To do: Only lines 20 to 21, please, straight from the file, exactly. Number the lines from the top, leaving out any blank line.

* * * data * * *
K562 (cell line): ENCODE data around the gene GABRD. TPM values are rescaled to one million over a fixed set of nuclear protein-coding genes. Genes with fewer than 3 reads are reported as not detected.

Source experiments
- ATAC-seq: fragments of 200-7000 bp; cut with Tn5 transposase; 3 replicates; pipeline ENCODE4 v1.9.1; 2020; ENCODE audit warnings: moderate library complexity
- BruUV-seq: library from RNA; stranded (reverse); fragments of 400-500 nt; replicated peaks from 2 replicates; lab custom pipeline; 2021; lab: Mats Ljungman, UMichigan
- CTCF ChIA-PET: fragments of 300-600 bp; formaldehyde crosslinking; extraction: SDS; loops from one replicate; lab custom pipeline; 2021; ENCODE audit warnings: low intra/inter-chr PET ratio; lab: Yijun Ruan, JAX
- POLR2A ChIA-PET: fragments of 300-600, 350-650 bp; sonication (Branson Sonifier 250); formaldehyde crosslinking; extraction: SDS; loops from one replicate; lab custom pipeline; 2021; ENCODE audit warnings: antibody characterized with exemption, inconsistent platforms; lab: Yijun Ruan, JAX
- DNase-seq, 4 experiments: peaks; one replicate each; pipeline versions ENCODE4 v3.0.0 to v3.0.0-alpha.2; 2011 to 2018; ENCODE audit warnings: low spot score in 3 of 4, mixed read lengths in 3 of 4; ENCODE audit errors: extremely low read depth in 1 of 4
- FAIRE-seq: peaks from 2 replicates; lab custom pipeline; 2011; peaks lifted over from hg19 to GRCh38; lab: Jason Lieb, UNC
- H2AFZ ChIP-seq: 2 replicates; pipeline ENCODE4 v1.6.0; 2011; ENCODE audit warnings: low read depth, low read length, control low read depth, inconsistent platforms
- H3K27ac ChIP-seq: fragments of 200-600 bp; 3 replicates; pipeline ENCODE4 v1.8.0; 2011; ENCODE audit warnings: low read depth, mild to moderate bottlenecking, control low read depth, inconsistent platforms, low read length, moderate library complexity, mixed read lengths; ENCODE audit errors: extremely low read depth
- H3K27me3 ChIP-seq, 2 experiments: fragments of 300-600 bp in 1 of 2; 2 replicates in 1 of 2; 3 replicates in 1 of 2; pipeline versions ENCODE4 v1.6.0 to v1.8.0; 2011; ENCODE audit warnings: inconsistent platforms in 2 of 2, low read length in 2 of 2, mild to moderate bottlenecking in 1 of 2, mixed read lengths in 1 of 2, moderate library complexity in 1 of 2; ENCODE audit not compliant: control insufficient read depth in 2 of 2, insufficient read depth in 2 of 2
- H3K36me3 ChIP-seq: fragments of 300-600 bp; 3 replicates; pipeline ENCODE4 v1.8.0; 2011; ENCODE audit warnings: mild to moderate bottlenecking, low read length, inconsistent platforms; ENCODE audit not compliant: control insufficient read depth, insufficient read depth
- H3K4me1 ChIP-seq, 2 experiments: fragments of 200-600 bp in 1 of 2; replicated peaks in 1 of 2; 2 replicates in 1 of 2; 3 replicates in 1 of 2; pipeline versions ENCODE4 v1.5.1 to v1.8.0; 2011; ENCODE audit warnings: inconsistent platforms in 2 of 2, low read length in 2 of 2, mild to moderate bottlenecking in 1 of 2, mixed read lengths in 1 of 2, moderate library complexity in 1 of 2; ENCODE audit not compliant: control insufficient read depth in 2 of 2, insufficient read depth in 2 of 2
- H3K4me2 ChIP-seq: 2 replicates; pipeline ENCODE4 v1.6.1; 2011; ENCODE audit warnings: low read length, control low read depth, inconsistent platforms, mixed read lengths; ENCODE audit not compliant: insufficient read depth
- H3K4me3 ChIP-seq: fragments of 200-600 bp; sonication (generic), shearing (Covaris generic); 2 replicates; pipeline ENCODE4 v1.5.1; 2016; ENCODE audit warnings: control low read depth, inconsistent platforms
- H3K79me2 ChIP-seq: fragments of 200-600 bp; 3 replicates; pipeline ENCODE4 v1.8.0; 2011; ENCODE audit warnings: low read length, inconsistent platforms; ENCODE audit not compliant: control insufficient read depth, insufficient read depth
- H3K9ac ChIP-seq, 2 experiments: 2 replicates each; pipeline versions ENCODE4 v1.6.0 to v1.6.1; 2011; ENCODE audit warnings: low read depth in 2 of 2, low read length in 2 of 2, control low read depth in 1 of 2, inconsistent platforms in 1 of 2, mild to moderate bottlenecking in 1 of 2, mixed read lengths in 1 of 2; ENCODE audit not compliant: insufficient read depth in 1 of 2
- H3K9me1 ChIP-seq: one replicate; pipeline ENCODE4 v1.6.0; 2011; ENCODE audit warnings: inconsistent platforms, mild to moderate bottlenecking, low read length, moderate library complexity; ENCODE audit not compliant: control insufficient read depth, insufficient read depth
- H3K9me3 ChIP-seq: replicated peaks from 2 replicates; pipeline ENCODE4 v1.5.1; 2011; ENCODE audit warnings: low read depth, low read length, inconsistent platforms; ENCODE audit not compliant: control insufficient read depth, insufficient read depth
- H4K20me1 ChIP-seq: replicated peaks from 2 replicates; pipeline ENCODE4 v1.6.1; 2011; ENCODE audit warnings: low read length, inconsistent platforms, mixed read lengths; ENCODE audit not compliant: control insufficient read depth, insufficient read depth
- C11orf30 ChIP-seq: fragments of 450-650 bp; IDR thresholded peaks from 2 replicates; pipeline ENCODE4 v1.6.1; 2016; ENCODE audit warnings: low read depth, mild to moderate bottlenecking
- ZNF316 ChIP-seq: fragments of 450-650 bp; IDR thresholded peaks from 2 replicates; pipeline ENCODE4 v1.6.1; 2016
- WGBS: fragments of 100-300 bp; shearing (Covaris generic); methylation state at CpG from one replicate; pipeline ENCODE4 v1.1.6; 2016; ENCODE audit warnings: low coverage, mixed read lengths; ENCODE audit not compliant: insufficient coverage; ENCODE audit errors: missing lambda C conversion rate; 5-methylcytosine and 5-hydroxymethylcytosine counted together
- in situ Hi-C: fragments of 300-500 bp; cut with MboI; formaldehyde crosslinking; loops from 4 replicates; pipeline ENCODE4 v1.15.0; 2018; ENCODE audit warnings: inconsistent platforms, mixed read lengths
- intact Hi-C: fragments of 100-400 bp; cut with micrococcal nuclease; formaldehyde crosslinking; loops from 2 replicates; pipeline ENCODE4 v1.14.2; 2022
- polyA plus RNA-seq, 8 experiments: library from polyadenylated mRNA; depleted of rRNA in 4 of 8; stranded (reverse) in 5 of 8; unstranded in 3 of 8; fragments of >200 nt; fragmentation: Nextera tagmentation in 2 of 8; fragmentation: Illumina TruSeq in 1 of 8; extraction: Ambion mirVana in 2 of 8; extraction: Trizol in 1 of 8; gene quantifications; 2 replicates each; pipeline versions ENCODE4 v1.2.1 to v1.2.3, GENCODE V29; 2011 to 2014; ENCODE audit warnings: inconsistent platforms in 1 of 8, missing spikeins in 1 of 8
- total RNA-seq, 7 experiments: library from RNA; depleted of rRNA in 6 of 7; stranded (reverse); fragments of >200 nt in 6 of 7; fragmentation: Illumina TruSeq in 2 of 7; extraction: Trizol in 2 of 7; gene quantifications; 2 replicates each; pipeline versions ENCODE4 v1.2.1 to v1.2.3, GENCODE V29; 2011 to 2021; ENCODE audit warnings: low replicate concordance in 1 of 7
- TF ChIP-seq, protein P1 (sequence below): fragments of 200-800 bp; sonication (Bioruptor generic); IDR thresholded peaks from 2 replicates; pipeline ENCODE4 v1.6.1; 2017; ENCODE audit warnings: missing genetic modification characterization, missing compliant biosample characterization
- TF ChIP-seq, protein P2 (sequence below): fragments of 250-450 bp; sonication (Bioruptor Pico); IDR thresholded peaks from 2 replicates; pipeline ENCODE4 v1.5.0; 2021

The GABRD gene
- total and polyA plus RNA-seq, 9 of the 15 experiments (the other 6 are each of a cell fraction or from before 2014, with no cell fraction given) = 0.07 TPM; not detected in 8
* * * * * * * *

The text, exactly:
- H4K20me1 ChIP-seq: replicated peaks from 2 replicates; pipeline ENCODE4 v1.6.1; 2011; ENCODE audit warnings: low read length, inconsistent platforms, mixed read lengths; ENCODE audit not compliant: control insufficient read depth, insufficient read depth
- C11orf30 ChIP-seq: fragments of 450-650 bp; IDR thresholded peaks from 2 replicates; pipeline ENCODE4 v1.6.1; 2016; ENCODE audit warnings: low read depth, mild to moderate bottlenecking